New Marine unit will be a part of U.S. Special Operations Command

By Otto Kreisher

February 25, 2006

The Marine Corps formally entered the U.S. Special Operations Command yesterday, establishing a separate command devoted to small-unit tactics and stealthy reconnaissance.

Defense Secretary Donald Rumsfeld made the change official after arriving at Camp Lejeune, N.C., aboard an Osprey tilt-rotor aircraft.

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Rumsfeld said formation of the new unit “pairs two of history's most dedicated groups of warriors – the men and women of the U.S. Special Operations Command and the United States Marine Corps.”

“Today, in the global war on terror, we call on Marines again . . . to seek new and innovative ways to take the fight to the enemy,” Rumsfeld said. “Our country needs agile, highly mobile forces to track down terrorist cells that are dispersed across the globe.”

The Marines plan to establish their first special operations command in May and have it fully staffed with about 2,500 troops by 2010.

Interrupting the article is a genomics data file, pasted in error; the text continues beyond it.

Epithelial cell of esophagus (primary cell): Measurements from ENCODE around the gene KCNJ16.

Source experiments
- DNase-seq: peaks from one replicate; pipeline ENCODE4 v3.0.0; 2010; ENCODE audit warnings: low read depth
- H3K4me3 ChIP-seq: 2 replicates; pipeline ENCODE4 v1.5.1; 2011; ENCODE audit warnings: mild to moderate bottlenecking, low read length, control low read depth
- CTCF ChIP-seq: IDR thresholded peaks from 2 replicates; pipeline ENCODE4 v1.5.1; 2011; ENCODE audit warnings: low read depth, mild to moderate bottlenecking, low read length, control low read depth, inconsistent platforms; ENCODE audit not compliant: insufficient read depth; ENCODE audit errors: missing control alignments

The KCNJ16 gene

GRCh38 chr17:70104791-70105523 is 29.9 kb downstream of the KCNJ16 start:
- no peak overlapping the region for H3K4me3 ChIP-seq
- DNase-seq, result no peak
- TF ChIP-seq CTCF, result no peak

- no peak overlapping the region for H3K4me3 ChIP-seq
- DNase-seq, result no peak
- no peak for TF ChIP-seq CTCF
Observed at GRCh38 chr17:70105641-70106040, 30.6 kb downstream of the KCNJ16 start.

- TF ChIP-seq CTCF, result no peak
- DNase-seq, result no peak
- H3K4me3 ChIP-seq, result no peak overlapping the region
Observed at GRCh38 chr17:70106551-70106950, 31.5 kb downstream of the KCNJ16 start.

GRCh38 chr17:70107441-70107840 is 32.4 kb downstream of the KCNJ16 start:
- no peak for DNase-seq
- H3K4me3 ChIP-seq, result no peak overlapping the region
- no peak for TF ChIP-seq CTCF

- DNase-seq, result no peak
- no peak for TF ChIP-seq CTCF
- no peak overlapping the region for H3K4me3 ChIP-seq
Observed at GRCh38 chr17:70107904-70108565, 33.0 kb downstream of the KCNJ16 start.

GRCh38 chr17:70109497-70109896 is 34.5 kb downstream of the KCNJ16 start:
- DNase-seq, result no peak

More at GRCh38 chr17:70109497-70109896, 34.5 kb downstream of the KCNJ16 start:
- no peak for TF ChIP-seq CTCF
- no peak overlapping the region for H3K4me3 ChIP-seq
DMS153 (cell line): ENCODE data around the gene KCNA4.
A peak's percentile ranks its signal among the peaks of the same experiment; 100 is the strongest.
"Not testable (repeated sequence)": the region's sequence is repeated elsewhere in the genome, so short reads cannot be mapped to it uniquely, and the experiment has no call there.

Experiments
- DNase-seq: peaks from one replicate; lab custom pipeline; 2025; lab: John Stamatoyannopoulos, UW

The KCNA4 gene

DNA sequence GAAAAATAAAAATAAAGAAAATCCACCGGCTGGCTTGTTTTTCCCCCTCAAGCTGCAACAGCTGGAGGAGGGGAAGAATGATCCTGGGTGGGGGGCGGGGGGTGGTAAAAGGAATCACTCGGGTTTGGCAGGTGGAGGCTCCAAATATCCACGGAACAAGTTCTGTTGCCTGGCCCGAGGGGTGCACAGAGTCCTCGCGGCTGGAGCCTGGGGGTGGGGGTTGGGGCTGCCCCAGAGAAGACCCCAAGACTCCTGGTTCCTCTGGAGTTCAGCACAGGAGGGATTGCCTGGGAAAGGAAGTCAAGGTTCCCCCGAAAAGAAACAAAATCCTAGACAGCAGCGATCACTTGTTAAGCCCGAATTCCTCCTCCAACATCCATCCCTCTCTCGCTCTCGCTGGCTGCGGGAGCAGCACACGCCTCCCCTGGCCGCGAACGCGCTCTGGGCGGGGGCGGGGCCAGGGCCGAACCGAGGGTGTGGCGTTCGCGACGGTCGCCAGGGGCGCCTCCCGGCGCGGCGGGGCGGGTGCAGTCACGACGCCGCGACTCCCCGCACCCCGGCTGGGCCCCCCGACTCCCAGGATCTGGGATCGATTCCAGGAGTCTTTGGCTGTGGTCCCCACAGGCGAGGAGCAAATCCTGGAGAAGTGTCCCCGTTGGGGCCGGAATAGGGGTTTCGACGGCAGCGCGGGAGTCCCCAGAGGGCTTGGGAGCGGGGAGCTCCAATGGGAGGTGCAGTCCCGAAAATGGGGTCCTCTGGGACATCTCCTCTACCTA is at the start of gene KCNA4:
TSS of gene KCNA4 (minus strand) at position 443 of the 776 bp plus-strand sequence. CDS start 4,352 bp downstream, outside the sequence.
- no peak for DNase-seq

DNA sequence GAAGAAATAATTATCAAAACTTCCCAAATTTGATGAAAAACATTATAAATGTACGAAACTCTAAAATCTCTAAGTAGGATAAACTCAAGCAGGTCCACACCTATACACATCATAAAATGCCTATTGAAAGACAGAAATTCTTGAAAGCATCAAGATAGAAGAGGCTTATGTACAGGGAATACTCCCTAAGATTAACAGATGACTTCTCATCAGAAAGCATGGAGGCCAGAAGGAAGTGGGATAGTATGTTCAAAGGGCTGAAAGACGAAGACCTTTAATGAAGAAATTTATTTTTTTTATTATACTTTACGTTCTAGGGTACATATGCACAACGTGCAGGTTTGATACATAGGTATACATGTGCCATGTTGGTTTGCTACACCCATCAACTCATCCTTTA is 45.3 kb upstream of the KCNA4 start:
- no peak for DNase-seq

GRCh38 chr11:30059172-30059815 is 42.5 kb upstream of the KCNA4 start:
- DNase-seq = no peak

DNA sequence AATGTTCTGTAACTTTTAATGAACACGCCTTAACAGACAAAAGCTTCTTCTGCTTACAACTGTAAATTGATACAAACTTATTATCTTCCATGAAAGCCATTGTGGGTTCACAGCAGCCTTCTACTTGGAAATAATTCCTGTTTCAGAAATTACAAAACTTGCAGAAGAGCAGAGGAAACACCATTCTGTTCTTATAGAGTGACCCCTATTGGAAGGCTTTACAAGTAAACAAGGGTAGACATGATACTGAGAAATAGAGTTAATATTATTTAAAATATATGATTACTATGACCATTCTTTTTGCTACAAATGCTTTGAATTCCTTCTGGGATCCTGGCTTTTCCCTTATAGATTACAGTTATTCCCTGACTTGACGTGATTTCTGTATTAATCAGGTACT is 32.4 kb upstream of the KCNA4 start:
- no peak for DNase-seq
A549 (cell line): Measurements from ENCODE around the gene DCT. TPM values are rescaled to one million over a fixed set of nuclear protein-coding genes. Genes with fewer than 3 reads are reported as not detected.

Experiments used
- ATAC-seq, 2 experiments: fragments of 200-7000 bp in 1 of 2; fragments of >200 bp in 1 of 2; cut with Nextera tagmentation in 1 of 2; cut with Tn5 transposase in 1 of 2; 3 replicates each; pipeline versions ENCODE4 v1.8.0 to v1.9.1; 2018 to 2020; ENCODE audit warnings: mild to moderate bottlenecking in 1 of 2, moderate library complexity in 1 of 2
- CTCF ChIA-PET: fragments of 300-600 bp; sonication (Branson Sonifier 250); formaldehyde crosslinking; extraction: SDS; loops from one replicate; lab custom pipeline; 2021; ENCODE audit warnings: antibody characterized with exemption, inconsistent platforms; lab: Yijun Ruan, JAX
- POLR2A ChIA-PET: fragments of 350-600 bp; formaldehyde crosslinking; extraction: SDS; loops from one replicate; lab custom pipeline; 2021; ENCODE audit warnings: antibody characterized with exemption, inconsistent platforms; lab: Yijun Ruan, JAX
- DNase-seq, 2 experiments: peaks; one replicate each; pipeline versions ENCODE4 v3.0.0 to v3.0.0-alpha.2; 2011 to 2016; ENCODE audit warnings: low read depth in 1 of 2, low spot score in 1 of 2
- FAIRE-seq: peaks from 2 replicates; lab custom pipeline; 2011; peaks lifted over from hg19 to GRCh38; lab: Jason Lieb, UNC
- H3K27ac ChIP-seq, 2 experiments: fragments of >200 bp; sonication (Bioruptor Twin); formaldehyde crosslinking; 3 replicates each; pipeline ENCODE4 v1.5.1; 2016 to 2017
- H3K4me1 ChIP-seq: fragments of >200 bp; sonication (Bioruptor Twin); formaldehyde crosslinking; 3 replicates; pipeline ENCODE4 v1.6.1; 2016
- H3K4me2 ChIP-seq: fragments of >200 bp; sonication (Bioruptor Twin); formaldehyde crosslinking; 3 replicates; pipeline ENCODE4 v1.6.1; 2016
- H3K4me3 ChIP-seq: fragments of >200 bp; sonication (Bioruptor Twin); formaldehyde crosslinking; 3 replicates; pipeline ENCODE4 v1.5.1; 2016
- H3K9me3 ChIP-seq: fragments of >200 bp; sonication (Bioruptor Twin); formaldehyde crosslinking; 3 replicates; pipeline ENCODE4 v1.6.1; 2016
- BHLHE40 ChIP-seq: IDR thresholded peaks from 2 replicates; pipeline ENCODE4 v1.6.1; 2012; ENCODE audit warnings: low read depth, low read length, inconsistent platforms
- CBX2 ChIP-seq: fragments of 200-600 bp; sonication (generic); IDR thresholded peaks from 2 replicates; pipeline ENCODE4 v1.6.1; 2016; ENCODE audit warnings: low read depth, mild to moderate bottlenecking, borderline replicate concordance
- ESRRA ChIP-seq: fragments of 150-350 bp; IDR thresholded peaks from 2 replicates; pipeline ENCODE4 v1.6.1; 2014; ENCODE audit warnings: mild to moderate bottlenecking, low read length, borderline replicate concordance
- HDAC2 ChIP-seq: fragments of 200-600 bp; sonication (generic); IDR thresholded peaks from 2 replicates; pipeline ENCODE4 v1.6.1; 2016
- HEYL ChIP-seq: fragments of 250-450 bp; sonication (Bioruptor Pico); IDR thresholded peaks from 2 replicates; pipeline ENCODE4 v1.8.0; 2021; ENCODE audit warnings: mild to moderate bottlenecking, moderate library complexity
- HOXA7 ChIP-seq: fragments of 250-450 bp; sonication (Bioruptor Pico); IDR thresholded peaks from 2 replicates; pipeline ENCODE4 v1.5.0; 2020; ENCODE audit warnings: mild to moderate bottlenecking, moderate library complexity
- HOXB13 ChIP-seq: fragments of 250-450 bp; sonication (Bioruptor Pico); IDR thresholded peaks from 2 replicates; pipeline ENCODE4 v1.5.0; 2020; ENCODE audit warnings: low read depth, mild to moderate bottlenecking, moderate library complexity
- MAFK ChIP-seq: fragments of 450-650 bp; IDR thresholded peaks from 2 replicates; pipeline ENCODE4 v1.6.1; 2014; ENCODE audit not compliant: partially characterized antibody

The force will mostly be based at Camp Lejeune. But one of the two Marine special operations battalions and half of the special missions training branch will be based at Camp Pendleton.

When Congress forced creation of the Special Operations Command in 1987, over the opposition of the services and Pentagon leadership, the Marine Corps refused to join, arguing that it did not have any combat forces to spare.

The command, headquartered in Tampa, Fla., has included the Army Special Forces, known as the Green Berets; the Army Rangers and the 160th Special Operations Aviation Regiment; the secretive Delta Force; Air Force Special Operations helicopter and fixed-wing squadrons; and the Navy SEALs and special warfare boat units.

Although not formally part of the command, numerous individual Marines have served with the elite force, including Brig. Gen. Dennis Hejlik, commanding general of the new Marine unit. And specially trained Marines, called Maritime Special Purpose Forces, have worked closely with SEAL teams assigned to Navy amphibious units or Expeditionary Strike Groups.

Gen. Michael Hagee, the Marine Corps commandant, said those “special purpose” Marines will join the new unit and, with other Marines, will give the Special Operations Command a new capability for strong raids from the sea.

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